Have you been feeling the heat this summer? Taking photos out in the sunshine can be a challenge. However, it can be made a lot easier with the right preparation. Here are five of my photography hot weather essentials.
As we enter the thick of the summer and temperatures rise, I've found myself, like many other photographers, shooting in a warmer climate than I am typically. The hot weather poses unique challenges: humidity, dust and glare-filled photos, to name but a few. These challenges should not stop you from getting out to photograph and can be solved with the proper preparation. However, fail to prepare and you may find yourself in an uncomfortable, hot, sweaty mess. Here are five camera essentials I'd recommend for shooting in hot climates so you can mitigate the heat and enjoy the summer weather with your camera.
1. Day Bag
I'm sure most of us have been in a situation where we are preparing our bags for the shoot, trying to decide what to bring. I have often fallen into the trap of carrying everything just in case. While this may be manageable in colder climates, despite a sore back a day later, when the temperature rises, this is a colossal error. There is little worse when out shooting than a heavy bag in hot conditions. You may tire more quickly and build up sweat uncomfortably fast in humid environments. I'd recommend bringing a secondary day bag away on your travels. I would advise that it be smaller and lighter than your main bag while still comfortable enough for an all-day shoot. I have started to use a lightweight Regatta backpack. I was given it by a family member who no longer required it, and it has done a stellar job so far while out on my current trip in Indonesia. This particular bag is not designed for cameras. Still, as I'm only putting a small amount of kit inside at once, this doesn't bother me. It is waterproof and features a waist and chest strap, improving comfort considerably. Suppose you're looking for a bag like this. In that case, I'd recommend looking in your local outdoors store or considering a smaller camera-specific bag if you'd appreciate the extra protection.
2. Peak Design Capture
The Peak Design Capture is my favorite product from Peak Design. If you are unfamiliar with it, the Capture comprises two main parts, the clip and the baseplate. The Clip is a small, aluminum two-part clip that features a locking mechanism. The Clip can be attached to either bag strap on your camera bag without excessive additional weight. The Base plate is a small mounting plate, which, once connected to your camera via the 3/4 inch screw, can be used to attach your camera to the clip. Peak Design claims the Capture can hold over 90 kg (200 lbs), which is more than enough for your daily carry. I'd recommend this clip or similar in hot climates because it will reduce the strain and friction on your neck from carrying your equipment using a strap. The camera clip will allow you to have your camera to hand without the need to hold it all the time. I've found that it also helps me photograph more, as my camera is more accessible in moments where I'd like to snap a quick photo instead of grabbing it from inside my bag. I've found it to be an invaluable addition to my kit.
3. Rocket Blower and Lens Cloths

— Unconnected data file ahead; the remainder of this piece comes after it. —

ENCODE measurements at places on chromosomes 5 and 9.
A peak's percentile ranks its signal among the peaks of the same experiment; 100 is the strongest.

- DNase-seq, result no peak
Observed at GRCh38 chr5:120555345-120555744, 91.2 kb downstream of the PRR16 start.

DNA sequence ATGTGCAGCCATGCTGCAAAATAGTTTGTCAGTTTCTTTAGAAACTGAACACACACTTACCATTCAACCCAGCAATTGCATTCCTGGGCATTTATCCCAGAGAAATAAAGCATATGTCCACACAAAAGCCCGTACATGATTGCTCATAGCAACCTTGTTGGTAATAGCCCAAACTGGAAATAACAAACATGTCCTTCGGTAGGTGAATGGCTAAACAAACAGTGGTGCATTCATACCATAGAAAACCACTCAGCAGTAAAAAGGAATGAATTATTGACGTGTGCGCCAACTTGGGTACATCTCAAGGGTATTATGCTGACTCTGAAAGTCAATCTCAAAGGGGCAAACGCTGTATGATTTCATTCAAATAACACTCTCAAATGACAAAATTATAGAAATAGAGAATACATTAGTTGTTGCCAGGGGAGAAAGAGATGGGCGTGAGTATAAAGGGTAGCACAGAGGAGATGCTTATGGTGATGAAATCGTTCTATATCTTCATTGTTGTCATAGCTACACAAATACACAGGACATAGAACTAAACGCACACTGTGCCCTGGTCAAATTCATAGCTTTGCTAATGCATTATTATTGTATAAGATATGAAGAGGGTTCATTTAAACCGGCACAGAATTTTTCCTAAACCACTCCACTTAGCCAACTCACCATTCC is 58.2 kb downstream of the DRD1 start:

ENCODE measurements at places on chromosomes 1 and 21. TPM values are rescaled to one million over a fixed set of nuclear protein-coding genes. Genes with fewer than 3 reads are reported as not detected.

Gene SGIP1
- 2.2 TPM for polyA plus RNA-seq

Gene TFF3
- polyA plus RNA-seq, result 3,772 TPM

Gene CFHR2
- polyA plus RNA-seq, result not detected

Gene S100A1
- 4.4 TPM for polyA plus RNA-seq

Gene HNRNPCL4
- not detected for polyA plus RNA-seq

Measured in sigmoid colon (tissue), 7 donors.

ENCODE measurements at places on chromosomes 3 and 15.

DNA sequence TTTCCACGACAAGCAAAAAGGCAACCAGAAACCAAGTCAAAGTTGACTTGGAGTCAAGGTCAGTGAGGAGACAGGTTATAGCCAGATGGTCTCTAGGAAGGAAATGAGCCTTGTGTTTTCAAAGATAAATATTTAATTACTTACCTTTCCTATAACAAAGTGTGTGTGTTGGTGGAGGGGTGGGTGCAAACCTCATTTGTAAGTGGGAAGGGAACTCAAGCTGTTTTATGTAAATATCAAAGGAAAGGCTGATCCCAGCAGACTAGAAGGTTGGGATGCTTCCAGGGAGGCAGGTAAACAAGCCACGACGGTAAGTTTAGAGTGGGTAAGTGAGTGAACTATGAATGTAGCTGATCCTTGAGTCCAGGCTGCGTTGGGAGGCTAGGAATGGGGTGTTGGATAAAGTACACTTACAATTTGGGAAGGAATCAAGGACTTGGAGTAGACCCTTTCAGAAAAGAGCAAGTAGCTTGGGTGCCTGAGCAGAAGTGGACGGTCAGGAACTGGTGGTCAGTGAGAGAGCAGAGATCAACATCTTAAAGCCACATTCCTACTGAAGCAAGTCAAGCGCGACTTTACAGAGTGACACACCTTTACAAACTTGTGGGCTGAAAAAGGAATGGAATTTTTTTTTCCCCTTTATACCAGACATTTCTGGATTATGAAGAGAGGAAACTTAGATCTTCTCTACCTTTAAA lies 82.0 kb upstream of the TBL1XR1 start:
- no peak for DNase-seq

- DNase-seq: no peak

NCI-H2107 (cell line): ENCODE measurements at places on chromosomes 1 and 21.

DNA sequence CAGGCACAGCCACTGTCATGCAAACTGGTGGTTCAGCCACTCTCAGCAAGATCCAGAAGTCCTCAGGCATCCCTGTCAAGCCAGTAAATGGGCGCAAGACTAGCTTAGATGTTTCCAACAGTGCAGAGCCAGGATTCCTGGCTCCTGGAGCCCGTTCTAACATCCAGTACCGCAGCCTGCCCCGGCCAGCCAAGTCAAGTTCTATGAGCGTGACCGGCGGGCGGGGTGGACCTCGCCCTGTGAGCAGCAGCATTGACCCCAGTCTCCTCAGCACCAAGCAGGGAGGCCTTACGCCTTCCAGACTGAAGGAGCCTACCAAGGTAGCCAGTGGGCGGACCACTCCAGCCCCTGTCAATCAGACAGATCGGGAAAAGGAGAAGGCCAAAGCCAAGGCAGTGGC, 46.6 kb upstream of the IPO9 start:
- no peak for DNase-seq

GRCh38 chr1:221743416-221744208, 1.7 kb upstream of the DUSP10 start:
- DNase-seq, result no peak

I've combined a couple of items for this as I believe they go hand in hand, especially when it comes to hotter, dustier climates. I almost always carry a good lens cloth in my bag to clean my lens from the odd accidental fingerprint or light rain on the front element of my lenses. However, in hot weather, I find it extremely useful to have a lens cloth to wipe off any dust or pollen that may fall onto your equipment. Adding on to this, using a rocket blower ensures that any small dust particles stay away from your expensive gear. Using a rocket blower each time you switch lenses is also good practice to ensure your sensor stays dust-free. Two reasonably inexpensive items can often be found in bundles and may be crucial on your next adventure.
4. Spare Batteries
Packing extra batteries may seem obvious to some. However, we can easily forget to bring some. When shooting in hot climates, you may notice you go through more batteries than you may typically. With increased temperatures, your camera may have to work a little harder to perform in warm climates, increasing the batteries' consumption. It's never nice to see the low battery indicator flash up on your camera knowing you have no replacements, especially if you're in the middle of shooting! Avoid this by bringing spare batteries for your camera or drone so you can keep powered up throughout the heat.
Filters are another pair of items we can not forget in hot weather for several reasons. When shooting, the right combination of filters will help you get the best-looking images in warmer conditions. First, UV filters. UV filters are a divisive choice in the photographic community due to the argument that they may reduce image quality. Despite this, I would recommend picking one up specifically for dustier conditions. It can save you the stress of excessive dust getting on the front element, which may be more common in warmer climates. These are relatively inexpensive and may save you in an accident. Second, circular polarizers. They are filters often used in automotive photography but one that can provide excellent results for all types of photography in sunny conditions. These filters allow you to cut some unwanted reflections that may cause distractions in your images. They will also cause your pictures to appear more saturated and vibrant, which may be helpful when shooting in conditions with lots of glare. Both filters are widely available from several different brands.
Hot conditions can be challenging for photography, but with these five items, you'll have no issue taking that challenge head on. Get out and enjoy the sunshine! Don't forget to look after yourself, apply sunscreen, wear a hat, and stay well hydrated.